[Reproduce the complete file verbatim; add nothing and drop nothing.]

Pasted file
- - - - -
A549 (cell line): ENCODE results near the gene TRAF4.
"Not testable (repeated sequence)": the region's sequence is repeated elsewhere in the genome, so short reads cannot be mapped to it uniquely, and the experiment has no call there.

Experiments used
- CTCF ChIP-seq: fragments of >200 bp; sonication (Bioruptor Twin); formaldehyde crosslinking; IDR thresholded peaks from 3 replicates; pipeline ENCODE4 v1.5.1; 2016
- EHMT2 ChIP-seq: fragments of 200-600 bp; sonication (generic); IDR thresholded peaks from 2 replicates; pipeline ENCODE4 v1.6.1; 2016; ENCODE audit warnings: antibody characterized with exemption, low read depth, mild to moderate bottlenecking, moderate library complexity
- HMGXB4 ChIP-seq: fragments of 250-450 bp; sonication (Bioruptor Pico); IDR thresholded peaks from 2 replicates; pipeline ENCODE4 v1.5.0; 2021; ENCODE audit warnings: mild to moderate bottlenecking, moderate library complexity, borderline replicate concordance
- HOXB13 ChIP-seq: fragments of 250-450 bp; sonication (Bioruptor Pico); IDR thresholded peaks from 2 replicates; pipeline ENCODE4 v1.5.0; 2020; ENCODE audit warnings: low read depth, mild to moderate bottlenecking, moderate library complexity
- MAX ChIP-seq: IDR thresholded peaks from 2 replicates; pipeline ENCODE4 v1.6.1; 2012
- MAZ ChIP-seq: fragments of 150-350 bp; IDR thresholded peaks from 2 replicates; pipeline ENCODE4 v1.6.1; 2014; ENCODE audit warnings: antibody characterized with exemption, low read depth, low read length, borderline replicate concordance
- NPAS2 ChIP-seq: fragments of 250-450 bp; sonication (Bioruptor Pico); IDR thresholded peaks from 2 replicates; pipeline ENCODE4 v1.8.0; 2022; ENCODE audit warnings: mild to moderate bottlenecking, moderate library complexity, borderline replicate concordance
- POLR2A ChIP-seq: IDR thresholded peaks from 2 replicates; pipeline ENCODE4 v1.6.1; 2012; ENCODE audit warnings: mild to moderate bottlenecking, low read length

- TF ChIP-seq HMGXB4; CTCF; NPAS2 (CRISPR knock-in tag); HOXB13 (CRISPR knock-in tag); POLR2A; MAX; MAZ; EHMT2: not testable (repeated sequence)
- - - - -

A549 (cell line): ENCODE results near the gene TRAF4.
"Not testable (repeated sequence)": the region's sequence is repeated elsewhere in the genome, so short reads cannot be mapped to it uniquely, and the experiment has no call there.

Experiments used
- CTCF ChIP-seq: fragments of >200 bp; sonication (Bioruptor Twin); formaldehyde crosslinking; IDR thresholded peaks from 3 replicates; pipeline ENCODE4 v1.5.1; 2016
- EHMT2 ChIP-seq: fragments of 200-600 bp; sonication (generic); IDR thresholded peaks from 2 replicates; pipeline ENCODE4 v1.6.1; 2016; ENCODE audit warnings: antibody characterized with exemption, low read depth, mild to moderate bottlenecking, moderate library complexity
- HMGXB4 ChIP-seq: fragments of 250-450 bp; sonication (Bioruptor Pico); IDR thresholded peaks from 2 replicates; pipeline ENCODE4 v1.5.0; 2021; ENCODE audit warnings: mild to moderate bottlenecking, moderate library complexity, borderline replicate concordance
- HOXB13 ChIP-seq: fragments of 250-450 bp; sonication (Bioruptor Pico); IDR thresholded peaks from 2 replicates; pipeline ENCODE4 v1.5.0; 2020; ENCODE audit warnings: low read depth, mild to moderate bottlenecking, moderate library complexity
- MAX ChIP-seq: IDR thresholded peaks from 2 replicates; pipeline ENCODE4 v1.6.1; 2012
- MAZ ChIP-seq: fragments of 150-350 bp; IDR thresholded peaks from 2 replicates; pipeline ENCODE4 v1.6.1; 2014; ENCODE audit warnings: antibody characterized with exemption, low read depth, low read length, borderline replicate concordance
- NPAS2 ChIP-seq: fragments of 250-450 bp; sonication (Bioruptor Pico); IDR thresholded peaks from 2 replicates; pipeline ENCODE4 v1.8.0; 2022; ENCODE audit warnings: mild to moderate bottlenecking, moderate library complexity, borderline replicate concordance
- POLR2A ChIP-seq: IDR thresholded peaks from 2 replicates; pipeline ENCODE4 v1.6.1; 2012; ENCODE audit warnings: mild to moderate bottlenecking, low read length

- TF ChIP-seq HMGXB4; CTCF; NPAS2 (CRISPR knock-in tag); HOXB13 (CRISPR knock-in tag); POLR2A; MAX; MAZ; EHMT2: not testable (repeated sequence)